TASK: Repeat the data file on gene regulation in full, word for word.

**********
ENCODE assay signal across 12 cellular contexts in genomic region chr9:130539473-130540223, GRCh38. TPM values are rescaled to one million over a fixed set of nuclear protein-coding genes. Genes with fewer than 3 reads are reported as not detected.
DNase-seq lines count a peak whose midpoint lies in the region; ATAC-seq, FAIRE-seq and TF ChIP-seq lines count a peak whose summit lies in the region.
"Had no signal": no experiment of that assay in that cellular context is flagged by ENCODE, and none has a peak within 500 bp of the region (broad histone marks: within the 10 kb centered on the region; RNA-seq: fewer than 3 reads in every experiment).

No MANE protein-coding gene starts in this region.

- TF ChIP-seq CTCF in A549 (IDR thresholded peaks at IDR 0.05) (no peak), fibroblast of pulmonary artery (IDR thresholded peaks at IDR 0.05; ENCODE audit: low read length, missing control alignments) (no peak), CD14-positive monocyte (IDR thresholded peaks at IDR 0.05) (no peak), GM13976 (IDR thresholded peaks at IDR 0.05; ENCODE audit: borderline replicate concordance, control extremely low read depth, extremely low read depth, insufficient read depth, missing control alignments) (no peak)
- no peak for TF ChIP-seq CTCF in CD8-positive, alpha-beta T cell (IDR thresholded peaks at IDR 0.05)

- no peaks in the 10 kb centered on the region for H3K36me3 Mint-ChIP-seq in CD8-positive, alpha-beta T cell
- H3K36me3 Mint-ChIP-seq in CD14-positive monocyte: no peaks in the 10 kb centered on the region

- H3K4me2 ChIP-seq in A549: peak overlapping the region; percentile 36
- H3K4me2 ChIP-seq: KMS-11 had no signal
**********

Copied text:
ENCODE assay signal across 12 cellular contexts in genomic region chr9:130539473-130540223, GRCh38. TPM values are rescaled to one million over a fixed set of nuclear protein-coding genes. Genes with fewer than 3 reads are reported as not detected.
DNase-seq lines count a peak whose midpoint lies in the region; ATAC-seq, FAIRE-seq and TF ChIP-seq lines count a peak whose summit lies in the region.
"Had no signal": no experiment of that assay in that cellular context is flagged by ENCODE, and none has a peak within 500 bp of the region (broad histone marks: within the 10 kb centered on the region; RNA-seq: fewer than 3 reads in every experiment).

No MANE protein-coding gene starts in this region.

- TF ChIP-seq CTCF in A549 (IDR thresholded peaks at IDR 0.05) (no peak), fibroblast of pulmonary artery (IDR thresholded peaks at IDR 0.05; ENCODE audit: low read length, missing control alignments) (no peak), CD14-positive monocyte (IDR thresholded peaks at IDR 0.05) (no peak), GM13976 (IDR thresholded peaks at IDR 0.05; ENCODE audit: borderline replicate concordance, control extremely low read depth, extremely low read depth, insufficient read depth, missing control alignments) (no peak)
- no peak for TF ChIP-seq CTCF in CD8-positive, alpha-beta T cell (IDR thresholded peaks at IDR 0.05)

- no peaks in the 10 kb centered on the region for H3K36me3 Mint-ChIP-seq in CD8-positive, alpha-beta T cell
- H3K36me3 Mint-ChIP-seq in CD14-positive monocyte: no peaks in the 10 kb centered on the region

- H3K4me2 ChIP-seq in A549: peak overlapping the region; percentile 36
- H3K4me2 ChIP-seq: KMS-11 had no signal